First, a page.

Which ID Do You Need to Travel?

Written by: Sydney M Crago on April 15, 2019

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Can you imagine waiting months for your dream vacation, only to arrive at the airport and find that you can’t get on the plane? If your travel clients don’t have the right travel ID, it could become a reality. We’ve outlined the rules and regulations of travel IDs, to help travel agents educate their clients and to make certain that scenarios like this don’t happen.

1. Passport Book

Passport books are what most people picture when you say “passport.” A passport book is the only document that is approved for international air travel. It is required for any travel to Europe, Asia, Australia, Africa, South America, and Antarctica. Every traveler, even infants, needs to have a passport for international travel. For adults, passports are valid for 10 years, and for minors, they are valid for five years. You can learn more about passport requirements and application details at travel.state.gov.

2. Passport Card

Passport cards are wallet-sized ID cards that are intended for communities close to one of the United States’ international borders. In these communities, they serve as convenient and portable IDs for those who have to cross these borders more frequently. This form of documentation can only be used for land and water travel in North America. Frequent cruisers consider applying for a passport card because it is less expensive and valid at most Caribbean ports of call. However, you should remind your cruising clients that in the event of an emergency, they will not be able to fly home with a passport card, they would need a passport book.

3. Real ID

Domestic travel does not require a passport, but beginning in October 2020, all travelers over 18 will be required to provide a Real ID to fly within the U.S. Most states are now issuing a Real ID-compliant driver’s licenses and state identification cards, but some states have still not fully converted to this practice. To find out if your state is compliant, check out the Department of Homeland Security’s helpful map.

Even if your state is compliant with the Real ID laws, your client may still have the previous driver’s license (not a Real ID) if they have not renewed their license recently. Start educating your clients now about the Real ID card and why they may need to renew their identification. To learn more about Real IDs visit dhs.gov.

4. Visas

A visa is a travel document that grants entry to or permits leave from a country. In most cases, visas give a date range the traveler can remain within the destination, such as 30 days, 90 days, etc. Visa rules and regulations vary from country to country. Many popular destinations have online applications for visas, but some still require physical forms. Be sure to do your research about the visa requirements of each destination your clients plan to visit. You can use CIBT’s Visa Quick Check as a starting point.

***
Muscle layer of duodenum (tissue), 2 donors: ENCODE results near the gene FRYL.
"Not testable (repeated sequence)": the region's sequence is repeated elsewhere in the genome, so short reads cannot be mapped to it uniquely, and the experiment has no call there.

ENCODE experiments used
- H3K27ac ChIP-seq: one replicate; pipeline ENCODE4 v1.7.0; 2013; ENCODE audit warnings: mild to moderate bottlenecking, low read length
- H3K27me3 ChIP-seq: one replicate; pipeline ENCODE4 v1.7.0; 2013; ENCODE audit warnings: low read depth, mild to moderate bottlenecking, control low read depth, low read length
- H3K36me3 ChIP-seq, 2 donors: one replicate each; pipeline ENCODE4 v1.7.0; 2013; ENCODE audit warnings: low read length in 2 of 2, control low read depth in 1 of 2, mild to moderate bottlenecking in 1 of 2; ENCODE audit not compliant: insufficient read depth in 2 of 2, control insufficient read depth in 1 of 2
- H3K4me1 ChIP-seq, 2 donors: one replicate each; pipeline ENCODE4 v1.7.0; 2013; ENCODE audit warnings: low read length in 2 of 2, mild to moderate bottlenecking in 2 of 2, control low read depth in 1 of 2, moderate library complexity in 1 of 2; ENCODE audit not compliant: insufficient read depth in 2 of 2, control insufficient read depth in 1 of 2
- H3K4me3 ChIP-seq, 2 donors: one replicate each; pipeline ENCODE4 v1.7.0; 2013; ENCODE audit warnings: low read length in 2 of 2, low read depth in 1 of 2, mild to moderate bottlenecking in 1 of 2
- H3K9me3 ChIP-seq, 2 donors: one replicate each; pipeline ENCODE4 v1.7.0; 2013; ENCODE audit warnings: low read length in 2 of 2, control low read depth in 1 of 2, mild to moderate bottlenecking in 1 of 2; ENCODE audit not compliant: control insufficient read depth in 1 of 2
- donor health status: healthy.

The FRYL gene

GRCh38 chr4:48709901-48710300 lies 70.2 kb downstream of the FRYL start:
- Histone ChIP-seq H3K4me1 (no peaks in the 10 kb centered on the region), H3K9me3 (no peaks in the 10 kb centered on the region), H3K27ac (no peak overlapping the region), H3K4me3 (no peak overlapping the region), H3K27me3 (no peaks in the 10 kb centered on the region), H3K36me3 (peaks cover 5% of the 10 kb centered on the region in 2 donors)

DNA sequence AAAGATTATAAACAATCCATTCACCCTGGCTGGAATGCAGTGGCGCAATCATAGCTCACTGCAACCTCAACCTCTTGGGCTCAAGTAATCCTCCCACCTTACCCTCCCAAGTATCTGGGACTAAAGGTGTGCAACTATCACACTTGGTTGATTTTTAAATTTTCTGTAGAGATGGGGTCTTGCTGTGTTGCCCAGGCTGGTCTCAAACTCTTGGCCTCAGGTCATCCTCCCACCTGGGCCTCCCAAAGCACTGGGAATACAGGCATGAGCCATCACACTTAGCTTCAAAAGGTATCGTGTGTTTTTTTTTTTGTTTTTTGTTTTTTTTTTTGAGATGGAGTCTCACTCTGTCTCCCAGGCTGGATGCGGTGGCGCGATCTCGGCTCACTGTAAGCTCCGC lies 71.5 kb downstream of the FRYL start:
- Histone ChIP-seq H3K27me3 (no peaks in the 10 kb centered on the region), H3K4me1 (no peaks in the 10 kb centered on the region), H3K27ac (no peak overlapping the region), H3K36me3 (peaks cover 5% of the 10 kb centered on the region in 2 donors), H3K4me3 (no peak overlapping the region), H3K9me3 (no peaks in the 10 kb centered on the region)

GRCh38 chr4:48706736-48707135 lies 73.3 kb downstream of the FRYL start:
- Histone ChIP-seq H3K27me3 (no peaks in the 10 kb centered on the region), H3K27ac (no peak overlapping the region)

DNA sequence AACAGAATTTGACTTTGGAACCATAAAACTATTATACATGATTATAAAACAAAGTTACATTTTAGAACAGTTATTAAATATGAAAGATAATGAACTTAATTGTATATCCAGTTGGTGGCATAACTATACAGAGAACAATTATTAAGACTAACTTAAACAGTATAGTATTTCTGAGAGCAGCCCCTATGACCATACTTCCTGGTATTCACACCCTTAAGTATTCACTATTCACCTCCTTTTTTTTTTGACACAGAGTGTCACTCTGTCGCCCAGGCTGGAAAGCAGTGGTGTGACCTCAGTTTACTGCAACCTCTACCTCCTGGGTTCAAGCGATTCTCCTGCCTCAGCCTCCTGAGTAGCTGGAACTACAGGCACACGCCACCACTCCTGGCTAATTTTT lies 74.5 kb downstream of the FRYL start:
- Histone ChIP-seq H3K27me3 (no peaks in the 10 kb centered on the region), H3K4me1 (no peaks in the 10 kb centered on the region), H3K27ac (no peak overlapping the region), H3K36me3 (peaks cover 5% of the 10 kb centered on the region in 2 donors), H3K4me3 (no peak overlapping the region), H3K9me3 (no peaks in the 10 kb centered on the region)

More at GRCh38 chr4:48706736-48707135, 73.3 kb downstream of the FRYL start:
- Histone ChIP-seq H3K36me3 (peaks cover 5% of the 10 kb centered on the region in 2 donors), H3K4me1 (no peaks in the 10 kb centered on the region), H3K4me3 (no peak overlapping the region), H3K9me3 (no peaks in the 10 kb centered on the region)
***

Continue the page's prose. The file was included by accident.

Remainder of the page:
Currently, most European countries do not require Americans to have a visa to enter. However, in 2021 that is expected to change. Though not technically called a “visa,” U.S. citizens will undergo a pre-screening and registration process called the European Travel Information and Authorization System (ETIAS). This will require applicants to have a passport, email account, and a debit or credit card to pay the 7-euro application fee. The application will be online and will return results within minutes. When approved, travelers will be granted multiple entries to European countries for a 3-year period staying for up to 90 days at a time.

5. What ID is needed if I will be traveling with a minor, but I am not their parent or guardian?

Maybe your clients are grandparents taking their grandchildren to Disney World, or your client is taking her daughter and her daughter’s best friend to see the Grand Canyon. In these cases, recommend that your client travel with a letter signed by the minor’s parent or guardian that gives permission for the trip. This letter should be notarized to prove its authenticity at any security or customs checkpoint.

How can you stay up to date?

Rules and regulations on these IDs and policies can change. Remember to keep up with these changes so that you and your clients can travel smoothly. For the most recent updates and application information, please visit travel.state.gov.

Remember: getting into the habit of asking your clients about their travel IDs can help you avoid any future issues, especially if your clients are booking their trip far in advance of travel. Make sure they always have the appropriate documentation and that it has not expired.


Would you like to learn more about the travel industry and help others see the world? KHM Travel Group is a leading host agency that can help you launch and grow your own travel business. To find out more, fill out the form on the right or give us a call at 1-888-611-1220.